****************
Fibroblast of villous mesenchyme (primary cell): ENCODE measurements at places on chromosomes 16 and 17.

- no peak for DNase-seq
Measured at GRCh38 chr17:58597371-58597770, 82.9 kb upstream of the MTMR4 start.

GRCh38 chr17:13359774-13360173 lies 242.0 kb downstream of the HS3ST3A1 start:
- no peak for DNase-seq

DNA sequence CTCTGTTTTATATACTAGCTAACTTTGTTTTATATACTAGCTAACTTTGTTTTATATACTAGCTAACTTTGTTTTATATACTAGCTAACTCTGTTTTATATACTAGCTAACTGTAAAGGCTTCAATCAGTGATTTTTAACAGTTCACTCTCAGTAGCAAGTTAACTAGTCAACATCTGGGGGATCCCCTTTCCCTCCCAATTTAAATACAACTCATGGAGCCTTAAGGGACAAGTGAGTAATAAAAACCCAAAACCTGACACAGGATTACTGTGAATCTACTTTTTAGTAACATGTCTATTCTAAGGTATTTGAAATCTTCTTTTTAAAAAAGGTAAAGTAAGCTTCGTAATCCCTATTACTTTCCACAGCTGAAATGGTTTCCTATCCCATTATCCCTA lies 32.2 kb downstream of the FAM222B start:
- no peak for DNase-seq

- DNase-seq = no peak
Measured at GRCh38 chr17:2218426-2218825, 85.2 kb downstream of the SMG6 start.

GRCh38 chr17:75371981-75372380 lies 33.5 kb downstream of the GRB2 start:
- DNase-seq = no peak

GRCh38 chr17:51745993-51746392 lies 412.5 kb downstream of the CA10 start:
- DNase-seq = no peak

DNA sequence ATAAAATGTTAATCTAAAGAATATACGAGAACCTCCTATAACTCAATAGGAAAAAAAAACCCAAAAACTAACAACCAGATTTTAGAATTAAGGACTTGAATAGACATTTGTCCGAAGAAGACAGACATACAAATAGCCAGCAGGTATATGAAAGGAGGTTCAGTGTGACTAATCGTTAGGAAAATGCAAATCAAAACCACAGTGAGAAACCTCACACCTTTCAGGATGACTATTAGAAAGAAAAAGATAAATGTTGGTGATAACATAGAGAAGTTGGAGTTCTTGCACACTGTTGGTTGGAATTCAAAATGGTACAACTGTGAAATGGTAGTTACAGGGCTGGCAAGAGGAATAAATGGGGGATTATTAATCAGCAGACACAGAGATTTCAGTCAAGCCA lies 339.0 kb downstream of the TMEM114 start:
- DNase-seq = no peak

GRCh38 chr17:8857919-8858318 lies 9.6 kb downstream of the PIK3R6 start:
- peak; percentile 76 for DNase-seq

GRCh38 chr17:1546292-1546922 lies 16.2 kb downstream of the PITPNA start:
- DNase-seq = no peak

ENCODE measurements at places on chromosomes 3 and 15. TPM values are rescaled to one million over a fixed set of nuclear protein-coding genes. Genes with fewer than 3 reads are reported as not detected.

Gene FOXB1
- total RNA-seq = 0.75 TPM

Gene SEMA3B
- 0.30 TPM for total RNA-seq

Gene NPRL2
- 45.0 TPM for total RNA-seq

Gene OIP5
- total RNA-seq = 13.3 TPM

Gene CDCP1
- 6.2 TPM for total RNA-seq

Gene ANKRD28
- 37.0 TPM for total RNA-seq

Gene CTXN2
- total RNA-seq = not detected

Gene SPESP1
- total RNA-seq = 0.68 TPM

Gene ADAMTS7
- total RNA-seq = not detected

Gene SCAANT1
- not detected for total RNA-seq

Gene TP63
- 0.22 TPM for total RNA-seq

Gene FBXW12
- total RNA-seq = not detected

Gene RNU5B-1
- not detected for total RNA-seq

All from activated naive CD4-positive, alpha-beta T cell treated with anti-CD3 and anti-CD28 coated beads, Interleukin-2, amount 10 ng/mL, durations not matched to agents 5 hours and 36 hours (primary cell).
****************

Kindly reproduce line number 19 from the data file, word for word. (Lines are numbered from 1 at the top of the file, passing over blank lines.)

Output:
- DNase-seq = no peak